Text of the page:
This week: Good news, bad news

Good news/bad news

Good news

Issei Kato/Reuters

Good News

Good news
Issei Kato/Reuters

Cuba libre?

Signs of glasnost appeared in Cuba as the ruling Communists held a party congress and Fidel Castro prepared to step down as first secretary. Fidel’s successor as president, brother Raul, opened the meeting with a speech endorsing term limits for senior leadership—a surprising suggestion, coming from half of the duo that has held power since 1959. Delegates discussed an astonishing package of market-based reforms, including property rights, free currency flows, and the elimination of universal food rationing.

More news is good news

Quebecor launched its Sun News Network cable channel, receiving praise and catcalls for its “populist” programming in the visual style of Fox News. Key figures in the day-one lineup included talk-radio star Charles Adler, multimedia reporting vets David Akin and Brian Lilley, and daytime anchor Krista Erickson, who provided a special fillip to the rollout by posing as the Sun papers’ Sunshine Girl. Perhaps the biggest surprise was the presence of Liberal campaign advertising; party president Alf Apps noted that “the price was right.”

Disaster control

Researchers at the Swiss Federal Institute of Technology in Zurich announced results from simulations of crowds that may help police prevent fatal panics like the one that killed 21 at a music festival in Duisburg, Germany, last year. New models show that when a crowd reaches a critical density, a coordinated “undulation” begins, signalling the potential onset of a turbulent “crowd quake” of deadly physical force. Review of video from Duisburg confirms that a wavelike motion preceded the stampede, raising hopes that similar disasters could be averted in real time.

A real shell game

The University of Maine and the Canada-U.S. Lobster Institute introduced a biodegradable golf ball made from discarded lobster shells. The balls can survive just a few swings, but they are a good fit for use on cruise ships, since they break down in water within a few weeks. The cost of the lobster balls is lower than that of existing biodegradable alternatives, and the lobster industry is eager to find profitable uses for the shells, which make up half of the weight of the total catch.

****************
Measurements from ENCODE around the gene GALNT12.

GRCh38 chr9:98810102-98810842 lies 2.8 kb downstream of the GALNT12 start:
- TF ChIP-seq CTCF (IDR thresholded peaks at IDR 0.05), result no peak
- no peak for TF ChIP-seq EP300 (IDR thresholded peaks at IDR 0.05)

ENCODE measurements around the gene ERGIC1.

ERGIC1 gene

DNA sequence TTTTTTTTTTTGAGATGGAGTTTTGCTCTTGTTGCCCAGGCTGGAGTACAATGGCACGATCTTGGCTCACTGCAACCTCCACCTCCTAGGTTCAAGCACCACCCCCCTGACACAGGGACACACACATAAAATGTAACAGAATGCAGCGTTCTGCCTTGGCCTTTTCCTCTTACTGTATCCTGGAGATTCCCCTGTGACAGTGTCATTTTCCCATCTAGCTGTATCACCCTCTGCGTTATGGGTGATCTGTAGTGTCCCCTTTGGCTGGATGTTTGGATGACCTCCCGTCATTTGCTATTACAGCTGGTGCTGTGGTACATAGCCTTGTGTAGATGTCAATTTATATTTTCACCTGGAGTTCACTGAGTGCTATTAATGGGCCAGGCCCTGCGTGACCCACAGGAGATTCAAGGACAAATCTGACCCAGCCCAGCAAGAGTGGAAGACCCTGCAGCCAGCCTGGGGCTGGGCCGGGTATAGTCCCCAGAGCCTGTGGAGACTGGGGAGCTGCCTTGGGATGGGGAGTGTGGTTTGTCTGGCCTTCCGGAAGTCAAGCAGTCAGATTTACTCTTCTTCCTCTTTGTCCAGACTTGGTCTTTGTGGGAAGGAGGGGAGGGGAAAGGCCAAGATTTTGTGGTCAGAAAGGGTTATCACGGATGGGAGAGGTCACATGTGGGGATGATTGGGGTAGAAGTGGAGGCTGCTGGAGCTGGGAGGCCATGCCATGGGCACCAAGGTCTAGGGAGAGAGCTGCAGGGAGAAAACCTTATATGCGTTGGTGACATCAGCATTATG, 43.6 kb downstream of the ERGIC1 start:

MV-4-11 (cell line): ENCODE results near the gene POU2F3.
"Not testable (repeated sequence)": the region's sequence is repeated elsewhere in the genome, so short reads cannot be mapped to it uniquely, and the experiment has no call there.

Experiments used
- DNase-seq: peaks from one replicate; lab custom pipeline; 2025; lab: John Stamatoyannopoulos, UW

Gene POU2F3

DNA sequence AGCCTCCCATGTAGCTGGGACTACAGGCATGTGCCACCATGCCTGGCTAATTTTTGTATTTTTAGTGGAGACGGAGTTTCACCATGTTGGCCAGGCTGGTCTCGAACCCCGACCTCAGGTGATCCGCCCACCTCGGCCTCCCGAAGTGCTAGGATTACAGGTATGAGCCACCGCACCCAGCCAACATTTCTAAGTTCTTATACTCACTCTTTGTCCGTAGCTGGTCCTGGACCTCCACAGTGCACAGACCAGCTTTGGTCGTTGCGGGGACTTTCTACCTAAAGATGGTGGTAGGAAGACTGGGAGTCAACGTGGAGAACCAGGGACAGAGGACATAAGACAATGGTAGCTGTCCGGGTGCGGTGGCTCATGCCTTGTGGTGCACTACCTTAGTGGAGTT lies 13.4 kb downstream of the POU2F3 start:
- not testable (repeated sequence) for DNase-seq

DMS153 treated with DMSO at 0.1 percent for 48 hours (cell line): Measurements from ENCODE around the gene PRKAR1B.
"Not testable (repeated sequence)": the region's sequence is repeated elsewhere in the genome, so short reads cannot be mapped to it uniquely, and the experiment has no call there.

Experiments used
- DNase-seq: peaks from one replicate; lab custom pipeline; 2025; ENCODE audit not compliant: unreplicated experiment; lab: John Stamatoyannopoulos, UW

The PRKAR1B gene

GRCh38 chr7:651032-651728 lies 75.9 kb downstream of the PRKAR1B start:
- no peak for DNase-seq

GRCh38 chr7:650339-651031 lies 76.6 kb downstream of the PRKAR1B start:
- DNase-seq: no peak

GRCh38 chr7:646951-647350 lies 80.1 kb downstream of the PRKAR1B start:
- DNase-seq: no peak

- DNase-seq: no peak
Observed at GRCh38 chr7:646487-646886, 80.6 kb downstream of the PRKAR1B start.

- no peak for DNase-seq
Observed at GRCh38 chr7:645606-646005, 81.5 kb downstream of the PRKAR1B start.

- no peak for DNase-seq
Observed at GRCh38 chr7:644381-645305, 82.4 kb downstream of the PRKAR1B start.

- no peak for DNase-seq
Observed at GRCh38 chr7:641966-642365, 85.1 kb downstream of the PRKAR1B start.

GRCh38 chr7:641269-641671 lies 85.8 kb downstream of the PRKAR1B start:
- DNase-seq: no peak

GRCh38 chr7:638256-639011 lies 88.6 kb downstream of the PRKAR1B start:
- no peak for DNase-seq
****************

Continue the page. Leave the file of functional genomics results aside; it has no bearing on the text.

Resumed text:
Bad News

Bad news
Edward Echwalu/Reuters

Flood risks

Residents of the southern Prairies coming off a wet growing season and a very snowy winter are facing spring flooding. In Manitoba, a total of 700 people, including 576 from the Peguis First Nation, had to evacuate threatened homes, and Highway 75, the province’s key overland link to the U.S. border, was closed. Floodways and dikes have performed well during the crisis, protecting all but a handful of homes, but two rural Manitoba motorists were killed trying to navigate flooded roads.

Bad medicine

A Fraser Institute study shed harsh light on the recent increase in Canadian health care costs, showing that provincial health spending grew by an average of 7.5 per cent a year from 2001 to 2010; during the same period provincial revenues expanded at a pace of 5.7 per cent and the Canadian economy by 5.2 per cent. Ontario and Quebec will already be spending 50 per cent of total revenues on health by the end of 2011, said analysts Brett Skinner and Mark Rovere. But their proposed solution—a five-year waiver of Canada Health Act provisions outlawing private insurance and care providers—found no takers among those running for election.

MinUS sign

Bond rating agency Standard & Poor’s stunned markets by downgrading the debt of the United States Treasury. U.S. bonds remain AAA-rated, but S&P, firing a warning shot across Washington’s bow, adjusted the outlook from “stable” to “negative.” An S&P analyst noted that “policymakers have still not agreed on how to reverse recent fiscal deterioration,” adding that S&P estimates the likelihood of the U.S. losing its triple-A status within the next two years at “at least one in three.”

Head feint

As the NHL playoffs began amidst a clamour over ill-defined “head shot” rules—which came into play after Vancouver Canucks forward Raffi Torres received only a two-minute minor for blindsiding Chicago’s Brent Seabrook—new research from the University of Calgary confirmed estimates that players experience about 1.8 concussions per 1,000 hours of ice time. Breakdowns of the numbers emphasize the risks of repeat concussion and of attempting to play through one.